Mobilising Africa’s potential

Tusekile Kibonde, Chairperson of the SSA Working Group and Resident Underwriter for Tanzania at ATI, introduces this new edition of Berne Union’s Sub-Saharan Africa Working Group which highlights the opportunities emerging for Africa.
Tusekile Kibonde
Tusekile Kibonde
Resident Underwriter for Tanzania, ATI

An exploration of post-pandemic Africa was the overarching theme of the previous Berne Union BUlletin issue dedicated to Sub-Saharan Africa. Our contributors gave an insight into Sub-Saharan Africa’s post-pandemic path, observed through the lens of the energy sector, CPRI market, and other topics which shed light on the region post-pandemic.

It was already predictable then that the coming years would bring many obstacles. For example, we see now that central banks across Sub-Saharan Africa will likely have to remain focused on reining in price growth, with economists raising their inflation forecasts for many of the region’s key economies. 

Also, understandably, when looking at the region, we see that with the expiry of DSSI at the end of 2021 as well as low uptake of the Common Framework, discussions around sustainable lending and debt restructuring will remain of high importance for all creditors with business focus in Africa.

Despite these challenges, we wanted to use this issue to highlight the many positive opportunities emerging for Africa at this turning point. For example, the growth of blended finance as a tool to crowd-in public/private lenders and insurers for projects in higher-risk markets. Private insurers recognise the benefits of these risk-enhancing structures which open doors for opportunities to collaborate with ECAs and multilateral insurers which will ultimately boost overall capacity for economic development. Berne Union members also play a pivotal role in supply chain challenges in the region.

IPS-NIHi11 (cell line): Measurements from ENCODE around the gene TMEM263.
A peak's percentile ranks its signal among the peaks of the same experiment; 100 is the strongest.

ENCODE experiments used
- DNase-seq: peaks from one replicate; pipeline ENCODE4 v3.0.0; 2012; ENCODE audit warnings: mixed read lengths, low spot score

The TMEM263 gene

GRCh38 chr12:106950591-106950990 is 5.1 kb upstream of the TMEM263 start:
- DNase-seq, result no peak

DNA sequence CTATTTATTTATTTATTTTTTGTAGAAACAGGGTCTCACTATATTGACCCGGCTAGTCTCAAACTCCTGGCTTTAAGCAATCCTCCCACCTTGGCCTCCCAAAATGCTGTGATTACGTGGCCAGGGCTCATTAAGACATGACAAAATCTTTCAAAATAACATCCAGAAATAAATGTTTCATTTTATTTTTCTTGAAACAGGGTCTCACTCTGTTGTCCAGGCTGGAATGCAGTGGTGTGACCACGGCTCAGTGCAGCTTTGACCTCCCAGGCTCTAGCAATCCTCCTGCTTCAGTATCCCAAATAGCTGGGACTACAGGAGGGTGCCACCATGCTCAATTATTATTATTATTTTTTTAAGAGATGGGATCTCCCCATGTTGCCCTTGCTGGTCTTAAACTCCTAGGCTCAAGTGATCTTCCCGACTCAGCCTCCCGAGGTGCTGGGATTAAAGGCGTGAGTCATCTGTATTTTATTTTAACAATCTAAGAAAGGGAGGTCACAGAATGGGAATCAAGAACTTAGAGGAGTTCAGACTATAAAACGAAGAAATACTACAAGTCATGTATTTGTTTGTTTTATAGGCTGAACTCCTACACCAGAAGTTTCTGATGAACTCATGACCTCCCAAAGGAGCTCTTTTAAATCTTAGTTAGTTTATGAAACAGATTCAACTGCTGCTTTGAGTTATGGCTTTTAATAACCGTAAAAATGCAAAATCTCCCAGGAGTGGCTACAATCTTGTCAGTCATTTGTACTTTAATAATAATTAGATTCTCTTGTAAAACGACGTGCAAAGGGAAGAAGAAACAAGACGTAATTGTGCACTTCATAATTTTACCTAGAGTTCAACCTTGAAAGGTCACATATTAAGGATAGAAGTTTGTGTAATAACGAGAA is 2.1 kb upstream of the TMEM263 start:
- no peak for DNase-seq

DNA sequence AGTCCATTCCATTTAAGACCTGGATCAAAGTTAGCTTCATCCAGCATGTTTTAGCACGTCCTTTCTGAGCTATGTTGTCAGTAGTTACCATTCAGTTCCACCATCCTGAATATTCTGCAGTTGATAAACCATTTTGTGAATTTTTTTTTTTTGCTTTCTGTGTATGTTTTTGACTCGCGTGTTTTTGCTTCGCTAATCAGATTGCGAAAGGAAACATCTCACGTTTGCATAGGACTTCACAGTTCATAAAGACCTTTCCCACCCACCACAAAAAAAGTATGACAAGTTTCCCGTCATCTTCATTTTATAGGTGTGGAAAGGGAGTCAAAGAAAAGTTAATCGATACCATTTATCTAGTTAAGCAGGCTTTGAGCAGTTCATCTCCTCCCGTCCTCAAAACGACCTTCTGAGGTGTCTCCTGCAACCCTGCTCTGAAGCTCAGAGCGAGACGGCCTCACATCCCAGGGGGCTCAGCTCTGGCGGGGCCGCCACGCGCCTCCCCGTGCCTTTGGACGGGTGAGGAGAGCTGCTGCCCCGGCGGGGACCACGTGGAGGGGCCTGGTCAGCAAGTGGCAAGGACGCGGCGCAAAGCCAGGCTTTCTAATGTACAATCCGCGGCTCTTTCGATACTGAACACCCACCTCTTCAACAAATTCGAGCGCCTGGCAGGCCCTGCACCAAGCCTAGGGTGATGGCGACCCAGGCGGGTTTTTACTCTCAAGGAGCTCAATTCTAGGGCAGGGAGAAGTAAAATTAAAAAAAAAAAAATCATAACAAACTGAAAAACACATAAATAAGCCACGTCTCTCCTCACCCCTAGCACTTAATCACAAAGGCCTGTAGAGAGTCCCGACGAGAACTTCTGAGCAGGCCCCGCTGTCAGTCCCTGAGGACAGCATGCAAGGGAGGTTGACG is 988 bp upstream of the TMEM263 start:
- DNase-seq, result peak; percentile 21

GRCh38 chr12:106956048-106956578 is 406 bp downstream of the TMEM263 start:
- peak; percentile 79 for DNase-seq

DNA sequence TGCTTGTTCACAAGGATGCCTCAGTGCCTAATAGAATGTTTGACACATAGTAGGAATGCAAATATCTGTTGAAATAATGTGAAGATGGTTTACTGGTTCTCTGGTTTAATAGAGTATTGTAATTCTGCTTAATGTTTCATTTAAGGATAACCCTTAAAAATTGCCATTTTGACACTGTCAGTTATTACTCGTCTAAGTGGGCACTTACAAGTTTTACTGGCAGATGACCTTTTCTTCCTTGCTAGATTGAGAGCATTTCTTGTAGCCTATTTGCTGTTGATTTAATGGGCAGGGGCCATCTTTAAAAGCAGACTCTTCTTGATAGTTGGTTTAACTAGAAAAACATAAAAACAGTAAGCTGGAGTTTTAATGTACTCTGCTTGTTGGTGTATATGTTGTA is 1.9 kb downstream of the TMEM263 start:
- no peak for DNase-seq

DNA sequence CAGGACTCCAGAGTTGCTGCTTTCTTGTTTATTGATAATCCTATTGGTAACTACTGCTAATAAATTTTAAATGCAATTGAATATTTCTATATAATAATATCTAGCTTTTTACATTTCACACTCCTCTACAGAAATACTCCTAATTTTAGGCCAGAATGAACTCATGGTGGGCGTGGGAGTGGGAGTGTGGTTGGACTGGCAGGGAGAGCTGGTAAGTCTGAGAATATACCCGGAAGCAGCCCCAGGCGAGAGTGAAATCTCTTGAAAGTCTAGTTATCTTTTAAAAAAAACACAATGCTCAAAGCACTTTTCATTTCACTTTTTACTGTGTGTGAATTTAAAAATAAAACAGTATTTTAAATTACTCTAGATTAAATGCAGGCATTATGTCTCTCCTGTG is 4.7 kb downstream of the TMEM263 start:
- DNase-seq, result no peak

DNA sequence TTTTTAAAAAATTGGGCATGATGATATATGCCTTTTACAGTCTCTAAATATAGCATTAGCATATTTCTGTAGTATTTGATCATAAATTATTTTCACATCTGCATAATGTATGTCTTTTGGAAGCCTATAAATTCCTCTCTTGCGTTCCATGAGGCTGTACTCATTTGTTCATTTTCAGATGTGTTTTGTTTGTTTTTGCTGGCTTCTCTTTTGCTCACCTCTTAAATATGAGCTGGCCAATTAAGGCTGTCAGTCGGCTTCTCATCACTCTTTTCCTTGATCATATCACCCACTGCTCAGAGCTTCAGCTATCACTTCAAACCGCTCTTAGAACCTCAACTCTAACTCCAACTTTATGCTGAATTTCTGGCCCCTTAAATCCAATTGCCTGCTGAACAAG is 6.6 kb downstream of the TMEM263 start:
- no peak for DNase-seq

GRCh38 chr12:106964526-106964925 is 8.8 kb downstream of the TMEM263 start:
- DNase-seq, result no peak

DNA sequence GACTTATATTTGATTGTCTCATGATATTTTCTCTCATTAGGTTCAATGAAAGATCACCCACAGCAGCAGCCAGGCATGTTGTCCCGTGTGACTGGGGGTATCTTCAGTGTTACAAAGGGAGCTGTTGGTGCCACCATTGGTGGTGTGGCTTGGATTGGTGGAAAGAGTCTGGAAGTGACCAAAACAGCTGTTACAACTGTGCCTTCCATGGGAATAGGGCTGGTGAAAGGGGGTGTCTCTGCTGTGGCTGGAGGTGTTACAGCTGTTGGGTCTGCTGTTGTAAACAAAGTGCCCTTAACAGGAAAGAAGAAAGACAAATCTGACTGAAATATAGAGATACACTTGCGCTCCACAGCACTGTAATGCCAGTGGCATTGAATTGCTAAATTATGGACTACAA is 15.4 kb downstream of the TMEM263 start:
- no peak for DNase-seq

Opportunities are aplenty. Africa is growing and continuously needs investments in infrastructure. By various estimates, the continent’s infrastructure financing needs will be as much as $170 billion a year by 2025, with an estimated gap of around $100 billion annually. Poor physical infrastructure remains a significant challenge for many developing countries, particularly on the African continent.

This month’s issue explores how digitalisation can be a game changer for Africa’s global and regional trade. It is an opportunity to boost economic growth and industrialisation, alleviate poverty and improve people’s lives. The use of digital technology and services will contribute to the African Union Agenda 2063.

Now, more than ever, Africa is looking to digital solutions to increase productivity and drive development. ATI notes that the COVID-19 pandemic sharply accelerated African digital innovation, adoption, creation of regulatory policies and demand for more digital infrastructure across the continent. As countries move into this direction, it is also noted that digitalisation brings new risks (such as cybersecurity and business continuity) and challenges to macroeconomic policymaking including monetary policy transmission and changes to the tax base. The African Continental Free Trade Area (AfCFTA) presents an opportunity for African countries to establish common positions on e-commerce and harmonisation of digital economy regulations as well as to address these challenges.

The World Bank estimates that the economy of Sub Sahara Africa is set to expand by 3.6% in 2022, only slightly down from 4% in 2021. If we were to define an overarching theme for this issue of Sub-Saharan BUlletin it would be ‘mobilising Africa’s potential’.

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